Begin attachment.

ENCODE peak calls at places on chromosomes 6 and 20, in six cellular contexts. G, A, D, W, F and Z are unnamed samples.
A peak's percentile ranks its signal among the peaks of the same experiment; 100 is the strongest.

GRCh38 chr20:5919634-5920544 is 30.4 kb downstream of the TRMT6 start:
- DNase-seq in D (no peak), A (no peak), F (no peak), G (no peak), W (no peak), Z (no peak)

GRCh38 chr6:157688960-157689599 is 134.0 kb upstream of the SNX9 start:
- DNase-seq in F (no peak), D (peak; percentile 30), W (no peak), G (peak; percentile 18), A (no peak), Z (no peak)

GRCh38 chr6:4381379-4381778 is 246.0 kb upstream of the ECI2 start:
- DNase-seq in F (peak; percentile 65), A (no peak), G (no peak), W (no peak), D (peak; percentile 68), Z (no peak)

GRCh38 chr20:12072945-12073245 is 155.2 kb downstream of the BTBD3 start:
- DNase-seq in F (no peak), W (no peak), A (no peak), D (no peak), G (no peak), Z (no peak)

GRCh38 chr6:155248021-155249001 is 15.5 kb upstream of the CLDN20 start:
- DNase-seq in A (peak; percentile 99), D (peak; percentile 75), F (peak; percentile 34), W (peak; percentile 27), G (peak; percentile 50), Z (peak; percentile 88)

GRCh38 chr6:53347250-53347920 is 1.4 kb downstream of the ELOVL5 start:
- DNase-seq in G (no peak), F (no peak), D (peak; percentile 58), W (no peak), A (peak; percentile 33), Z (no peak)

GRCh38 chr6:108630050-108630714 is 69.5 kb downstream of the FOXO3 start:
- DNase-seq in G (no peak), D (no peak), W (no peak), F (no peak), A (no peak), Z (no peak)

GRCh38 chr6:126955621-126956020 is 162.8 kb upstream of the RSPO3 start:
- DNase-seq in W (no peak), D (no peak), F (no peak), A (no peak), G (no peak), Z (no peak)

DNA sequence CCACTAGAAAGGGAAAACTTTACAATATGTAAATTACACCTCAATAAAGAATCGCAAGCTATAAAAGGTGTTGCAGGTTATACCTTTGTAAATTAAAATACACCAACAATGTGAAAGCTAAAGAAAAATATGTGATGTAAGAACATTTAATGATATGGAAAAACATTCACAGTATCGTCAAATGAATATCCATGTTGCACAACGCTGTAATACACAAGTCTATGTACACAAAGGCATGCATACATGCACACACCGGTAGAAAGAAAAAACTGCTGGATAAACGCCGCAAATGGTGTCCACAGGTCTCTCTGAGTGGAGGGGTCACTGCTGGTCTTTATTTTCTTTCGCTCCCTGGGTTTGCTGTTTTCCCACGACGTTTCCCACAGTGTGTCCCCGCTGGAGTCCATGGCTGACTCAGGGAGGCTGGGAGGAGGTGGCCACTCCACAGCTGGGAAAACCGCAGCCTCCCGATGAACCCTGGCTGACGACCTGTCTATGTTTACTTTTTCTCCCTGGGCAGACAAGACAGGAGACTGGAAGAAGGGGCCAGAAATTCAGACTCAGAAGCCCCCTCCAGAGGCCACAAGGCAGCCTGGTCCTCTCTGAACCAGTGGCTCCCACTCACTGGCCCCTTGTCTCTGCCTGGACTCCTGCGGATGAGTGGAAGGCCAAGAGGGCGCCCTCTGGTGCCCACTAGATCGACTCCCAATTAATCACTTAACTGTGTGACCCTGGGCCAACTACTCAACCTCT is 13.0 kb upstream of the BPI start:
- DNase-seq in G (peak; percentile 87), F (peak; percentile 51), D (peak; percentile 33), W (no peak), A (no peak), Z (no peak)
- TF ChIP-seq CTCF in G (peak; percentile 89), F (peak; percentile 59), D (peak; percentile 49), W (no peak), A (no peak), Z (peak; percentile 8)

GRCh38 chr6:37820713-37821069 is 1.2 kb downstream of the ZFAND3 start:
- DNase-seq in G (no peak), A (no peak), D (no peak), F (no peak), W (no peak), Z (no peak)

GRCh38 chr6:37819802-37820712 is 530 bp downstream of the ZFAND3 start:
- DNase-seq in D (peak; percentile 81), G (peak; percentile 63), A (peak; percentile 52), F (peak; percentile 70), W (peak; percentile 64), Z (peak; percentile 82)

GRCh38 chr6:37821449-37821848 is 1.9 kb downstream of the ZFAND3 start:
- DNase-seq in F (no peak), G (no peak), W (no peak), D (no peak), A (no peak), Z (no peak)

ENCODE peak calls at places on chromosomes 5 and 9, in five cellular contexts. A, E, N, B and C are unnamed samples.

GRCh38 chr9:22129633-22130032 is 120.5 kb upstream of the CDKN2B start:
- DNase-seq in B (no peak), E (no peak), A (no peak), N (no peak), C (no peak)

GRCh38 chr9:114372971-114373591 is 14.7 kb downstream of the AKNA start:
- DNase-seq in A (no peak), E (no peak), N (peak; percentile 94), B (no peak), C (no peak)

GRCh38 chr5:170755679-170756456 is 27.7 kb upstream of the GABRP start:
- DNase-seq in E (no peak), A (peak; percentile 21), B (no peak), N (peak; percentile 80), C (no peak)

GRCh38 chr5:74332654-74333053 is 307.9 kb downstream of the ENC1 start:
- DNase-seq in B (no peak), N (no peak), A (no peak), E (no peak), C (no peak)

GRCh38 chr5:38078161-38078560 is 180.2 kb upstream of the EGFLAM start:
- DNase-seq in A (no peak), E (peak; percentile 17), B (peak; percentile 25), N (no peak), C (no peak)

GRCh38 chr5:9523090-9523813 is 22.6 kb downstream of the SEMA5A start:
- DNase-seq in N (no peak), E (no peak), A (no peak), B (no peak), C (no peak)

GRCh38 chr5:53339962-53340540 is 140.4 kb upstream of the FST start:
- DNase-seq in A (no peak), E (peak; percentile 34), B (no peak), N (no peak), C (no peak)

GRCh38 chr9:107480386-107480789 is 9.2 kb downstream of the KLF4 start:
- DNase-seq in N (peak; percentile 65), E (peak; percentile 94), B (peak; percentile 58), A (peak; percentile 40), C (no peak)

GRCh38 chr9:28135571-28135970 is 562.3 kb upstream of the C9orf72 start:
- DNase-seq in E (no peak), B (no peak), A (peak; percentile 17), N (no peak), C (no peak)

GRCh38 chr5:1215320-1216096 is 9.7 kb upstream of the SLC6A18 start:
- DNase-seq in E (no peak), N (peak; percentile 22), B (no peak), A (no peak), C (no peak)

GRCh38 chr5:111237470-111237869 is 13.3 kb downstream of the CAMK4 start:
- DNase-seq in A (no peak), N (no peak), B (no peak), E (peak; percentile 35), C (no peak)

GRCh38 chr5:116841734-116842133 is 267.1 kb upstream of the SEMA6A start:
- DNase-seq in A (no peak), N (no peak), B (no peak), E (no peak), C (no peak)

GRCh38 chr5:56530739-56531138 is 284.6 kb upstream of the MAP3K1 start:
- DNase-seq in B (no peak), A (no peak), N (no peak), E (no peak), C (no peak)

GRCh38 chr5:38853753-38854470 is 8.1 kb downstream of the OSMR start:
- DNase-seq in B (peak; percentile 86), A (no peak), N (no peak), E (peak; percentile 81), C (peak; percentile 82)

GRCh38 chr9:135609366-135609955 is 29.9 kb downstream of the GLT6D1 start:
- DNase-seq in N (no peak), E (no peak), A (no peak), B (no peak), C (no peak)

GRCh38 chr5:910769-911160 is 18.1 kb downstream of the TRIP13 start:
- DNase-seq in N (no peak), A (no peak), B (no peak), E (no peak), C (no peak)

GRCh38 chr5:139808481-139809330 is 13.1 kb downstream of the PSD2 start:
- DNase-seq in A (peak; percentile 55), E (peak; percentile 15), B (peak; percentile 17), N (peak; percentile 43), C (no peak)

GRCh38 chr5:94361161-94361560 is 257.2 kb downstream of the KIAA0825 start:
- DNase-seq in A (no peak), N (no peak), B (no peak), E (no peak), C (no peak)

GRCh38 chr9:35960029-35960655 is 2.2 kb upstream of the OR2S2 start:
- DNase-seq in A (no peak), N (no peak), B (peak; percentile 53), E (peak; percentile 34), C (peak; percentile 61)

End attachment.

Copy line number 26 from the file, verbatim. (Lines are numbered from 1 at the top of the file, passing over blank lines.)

GRCh38 chr6:37821449-37821848 is 1.9 kb downstream of the ZFAND3 start: